Sites to be visited


Built on the banks of the river Ouvèze, Vaison is at the cross-roads which leads to thearble statues representing three emperors - Claudius (41-54 AD) with his civic crown made of oak leaves; Domitien (81-96AD), a war chief who played a very important role during the wine crises and Hadrian (117-138 AD), an idealised hero, with his Greek philosopher"s beard, his imperial prince"s coat, and a laurel wreath on his head.


The archaeological remains which can be seen today date from the first and second centuries AD. From the remains of the large public buildings which have been conserved, we can estimate that the city covered about 60-70 hectares. A theatre was cut out of the rocks of Puymin hill (I-II century) and could seat between 5 and 6 thousand spectators. Today this theatre has become a magnificent site where the annual Summer Festival is held.

Archaeological Museum

On the southern side of the Puymin hill can be seen objects and inscriptions which have been found on the site, and from which we can understand the life of the people of those bygone days. The most interesting relics are the large m of Good Taste. Presentation of the new wine, Christmas traditions and exhibition of santons, lively activity in the cellars and the streets.
A temple of the Augustine period was erected to the east. The vast gardens surrounded with columns can still be seen. This was a public building used for religious ceremonies. Remains of several thermal baths can be seen in different locations - baths on the east of the paved street (site Villasse), the southern baths on the right bank of the river Ouvèze. Better known are the northern baths built in the middle of the first century on two thousand square metres of land. The oldest baths (2,300 sq metres) are on the inside of the "Maison du Buste en Argent".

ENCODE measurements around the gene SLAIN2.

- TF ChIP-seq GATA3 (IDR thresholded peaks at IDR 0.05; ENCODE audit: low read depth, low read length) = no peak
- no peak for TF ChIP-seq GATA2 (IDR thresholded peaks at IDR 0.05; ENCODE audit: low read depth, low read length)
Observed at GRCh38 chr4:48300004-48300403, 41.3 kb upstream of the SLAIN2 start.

The heart of the Roman city (the forum and basilica) is buried under the modern town and cannot be seen. In all, about one fifth of the original town has been revealed.

Other things to see:
Models of the theatre, and of the Maison du Dauphin. Everyday household objects, frescoes and exquisite mosaics found at the Villa du Paon (Peacock). The mosaic of the Peacock (see photo) was originally in the dining room (Salle à Manger) of the villa. The frescoes and mosaics give an idea of the superb interior.

The Roman bridge

One of the most important bridges of the Narbonnaise Province, and one of the very few antique bridges still in use today. The bridge played a strategic role - it was the only means of crossing the Ouvèze and in the time of the Comte de Toulouse it was used as a toll bridge. During the 15th century it served as a look-out post. In the Roman ages, the Ouveze was a main passage of communication.

The old town

The old town is a charming place of narrow, cobble-stoned streets interspersed with small squares and old fountains of the 18th century. One can find many art galleries, small cafés and restaurants of character.


The chateau built by the Comtes de Toulouse dates from the twelfth century.

Les Dentelles de Montmirail

The Dentelles de Montmirail are chalk cliffs, very popular with rock climers. At the top there is a fine view stretching from Mont Ventoux to the Rhône.

A brief history

Two thousand years ago, Vaison-la-Romaine was called Vasio Vocontiorum, "the Vase of the Voconces" . This name was eventually shortened to Vaison, and only in 1923 to Vaison-la-Romaine.
Vaison (Vasio) became the capital of the celtic populations called "Voconces" in about the third century BC. After having obtained the status of federal or allied city in Rome, in about 50-30 years BC, the village perched on a rock was slowly deserted and building started in the more accessible valley. The rich proprietors built large communal rooms and gardens surrounded by columns.
The town extended into the surrounding agricultural lands which became building zones. An area of some 2,000 to 5,000 square metres was taken up by residences and became amongst the most important in Gaul.
The Abbé Sautel spent 48 years removing the earth to uncover the gallo-roman treasures which were buried under the houses and gardens of the lower town.